• where to network and how to maximize networking.
  • how to maximize my LinkedIn to be found for roles I wanted.
  • tips and tricks for writing a resume that would get around the applicant tracking systems and into the hands of the hiring manager.

Disadvantage: This point is also a major disadvantage, because your application can come off as formulaic. When you graduate from bootcamp, everyone in your cohort and previous cohorts has really similar looking portfolios and case studies.

My hiring manager, who likes to give juniors a chance, complained that many bootcamp grads answer questions similarly, as though they all practiced the same scripts. She told me I got noticed and eventually hired because I radically broke from that script.

Advice: In bootcamp, students learn broad rules and guidelines to create portfolios, cover letters and resumes. These broad rules are helpful, but you must also know when to diverge from them.

How do you differentiate yourself? Take on projects outside of class, even if they are small and for free. Get feedback from other designers about your portfolio. Look at portfolios from people who didn’t go through a bootcamp. Leverage your previous skills and let your personality shine through. Learn and practice new ways of talking about your professional skillset. Experiment, break rules, and iterate based on your findings.

Bootcamp is big risk that can pay off exponentially.

Advantage: Bootcamp gave me what I needed to make a career switch. Period. I bet a lot on bootcamp, and that was beneficial, because I took it seriously and I maximized every opportunity it presented.

Here is what I bet on bootcamp: I borrowed $16K to go. $13K for tuition and $3K for living expenses. I gave up all the freelance jobs and opportunities I had going that I had spent a couple years building up. I gave up a feeling of security. This was a lot for me. The size of this risk absolutely made me a better student, a better job seeker, and ultimately, a better designer.

[Note: In the spirit of transparency, I currently make a loan repayment of $350/month now, which is fairly easy with my current salary, even with my other expenses.]

Disadvantage: $13K is a big risk and repayment comes around quickly. It took me five months after bootcamp to get a job and I was very dedicated to the application process. I was stressed toward the end of that stretch; I had not prepared enough financially for the 9 months of unemployment. I thought I would have a job by then. None of my classmates worked during the bootcamp; there is simply not enough time.

You can learn everything you learn in bootcamp online, but that would have taken me years longer. If you are like my buddy Luke who can dedicate 9 months to teaching yourself on YouTube, and stay disciplined enough to do it, more power to you! I am jealous, because I could not do that. The shortened timeline and heightened structure was paramount to my successful career transition.

Advice: Outcomes are not guaranteed; no one’s timeline is the same. You might need to freelance or take an internship or do free work for a non-profit to continue building your skills after bootcamp. Continue to network and push yourself out of your comfort zone. Iterate on your application regularly.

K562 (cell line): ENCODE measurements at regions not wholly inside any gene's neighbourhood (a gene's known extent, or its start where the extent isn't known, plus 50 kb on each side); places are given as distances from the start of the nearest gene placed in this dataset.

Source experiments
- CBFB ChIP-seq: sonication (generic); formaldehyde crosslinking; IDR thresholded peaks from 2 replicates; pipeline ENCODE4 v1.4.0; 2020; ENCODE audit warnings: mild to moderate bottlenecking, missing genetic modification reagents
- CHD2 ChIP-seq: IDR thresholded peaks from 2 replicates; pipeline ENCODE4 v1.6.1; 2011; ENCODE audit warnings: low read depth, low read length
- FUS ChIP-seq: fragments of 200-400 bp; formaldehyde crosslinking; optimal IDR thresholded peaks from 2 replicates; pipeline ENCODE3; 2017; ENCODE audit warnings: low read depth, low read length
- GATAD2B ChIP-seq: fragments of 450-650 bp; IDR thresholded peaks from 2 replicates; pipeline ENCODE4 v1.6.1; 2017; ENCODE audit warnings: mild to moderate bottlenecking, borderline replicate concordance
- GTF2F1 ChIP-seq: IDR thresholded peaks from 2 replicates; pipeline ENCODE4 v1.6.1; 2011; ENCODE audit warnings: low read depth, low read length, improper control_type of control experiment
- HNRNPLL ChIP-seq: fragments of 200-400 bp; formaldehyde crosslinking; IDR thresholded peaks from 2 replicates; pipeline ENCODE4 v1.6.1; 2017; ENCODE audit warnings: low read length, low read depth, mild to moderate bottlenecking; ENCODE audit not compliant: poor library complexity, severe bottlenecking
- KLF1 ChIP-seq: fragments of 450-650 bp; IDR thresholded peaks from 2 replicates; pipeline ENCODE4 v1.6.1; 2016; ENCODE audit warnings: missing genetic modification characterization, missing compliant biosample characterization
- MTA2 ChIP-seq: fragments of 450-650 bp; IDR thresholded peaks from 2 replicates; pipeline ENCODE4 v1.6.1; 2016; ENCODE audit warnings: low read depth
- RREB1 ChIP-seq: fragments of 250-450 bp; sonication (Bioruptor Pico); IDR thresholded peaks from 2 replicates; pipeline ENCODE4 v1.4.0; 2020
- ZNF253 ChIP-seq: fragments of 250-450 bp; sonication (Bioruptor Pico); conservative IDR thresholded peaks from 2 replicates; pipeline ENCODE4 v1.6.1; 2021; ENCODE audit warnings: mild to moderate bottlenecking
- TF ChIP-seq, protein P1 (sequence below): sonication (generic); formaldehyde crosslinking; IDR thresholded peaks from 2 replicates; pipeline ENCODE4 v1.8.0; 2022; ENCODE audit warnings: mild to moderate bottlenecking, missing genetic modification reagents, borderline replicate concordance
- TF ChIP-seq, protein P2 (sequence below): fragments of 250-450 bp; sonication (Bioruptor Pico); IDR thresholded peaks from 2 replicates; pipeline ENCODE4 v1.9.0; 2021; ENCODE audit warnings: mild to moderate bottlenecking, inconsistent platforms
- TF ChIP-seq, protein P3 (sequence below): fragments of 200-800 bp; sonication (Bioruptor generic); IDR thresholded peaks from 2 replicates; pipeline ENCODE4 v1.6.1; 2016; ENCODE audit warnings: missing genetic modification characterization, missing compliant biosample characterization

Bootcamp is the easy part (gulp).

Advantage: The bootcamp structure is intense but it got me into a great rhythm and mindset for a demanding job. Plan your meals on the weekends, and be sure to sleep. Schedule in relaxation. It’s not such a big deal that you should compromise your health or well-being.

Bootcamp is also really fun. I have sweet memories from the experience. I met my best friend Rachel there and we still hang out all the time (go Quaranteam!). I have a network of people I know in the field, including my instructors.

Disadvantage: The job search is the hard part. I am an optimistic and high energy person and I was not prepared for how tough it can be financially, mentally and emotionally. I had some support from my bootcamp career counselor, but it was not very specific. Her attention had, rightfully, shifted to the incoming cohort. I fell back on my mental health habits and routines.

I sought out support and feedback from other bootcamp grads. I reached out to people on LinkedIn. I had goals for my application process: 5 apps per day, daily iteration on my application, two networking events per week, 1 informational interview per week (which meant about three to five cold LinkedIn messages per week). Rachel and I checked in daily for accountability and support. We still do, even though we both are employed now.

Bootcamp gets mixed reviews.

Advantage: There are bootcamp grads, like me, who receive job offers and thrive in their positions. There are a few companies who love to hire from them.

Disadvantage: There are bootcamp grads who get job offers and get canned because they can’t deliver. They didn’t actually pick up the skills, or their teachers didn’t have real industry experience. No one is impressed by any particular bootcamp brand name. They are impressed with your performance. Or not.

The role that bootcamps play today is not what it used to be. Where there was once one bootcamp with 12 grads in any given tech hub, now there are 12 bootcamps with 200 grads every few months. The market is more competitive, especially for juniors.

The bootcamp model needs to iterate on itself to keep up; I definitely have a list of feedback and upgrades for the bootcamp I went to, but I would still speak highly of it.

Half of my experience was what the bootcamp brought to the table, the other half was what I brought to the table.

Advice: Before you attend, vet your bootcamp! Talk to alumni.

After you go, be aware: hiring managers may have experiences with previous grads that informs their perspective about bootcamps at large. Your bootcamp experience should not be the shiniest thing on your application: your skills, your value-add, and you culture-add should be.

You will see people on LinkedIn who insist designers should have (at least) a four-year degree to be a “legitimate” designer; ignore these people. They are upholding a classist higher education structure that does not account for people who are switching from another profession, or who are entrepreneurial, tenacious, and bright. They ignore people with circumstances that keep them from returning to school for four freaking years. For example, I know a guy who was in a punk band, and worked as a barista a few years ago; now he’s a designer at IBM making well into six figures because of bootcamp. He’s brilliant and always has been, degree or not.

It is what it is.

This list is not exhaustive as there is an endless amount to say about this experience, but I hoped to shed light on what bootcamp is really all about: it’s one possible step on a larger journey of growth. Like any investment, take stock of your true goals, and do your research to see if bootcamp aligns with them.

You are already on the right path.


Follow me on Medium @entzenberger for more tips if you are fresh to UX.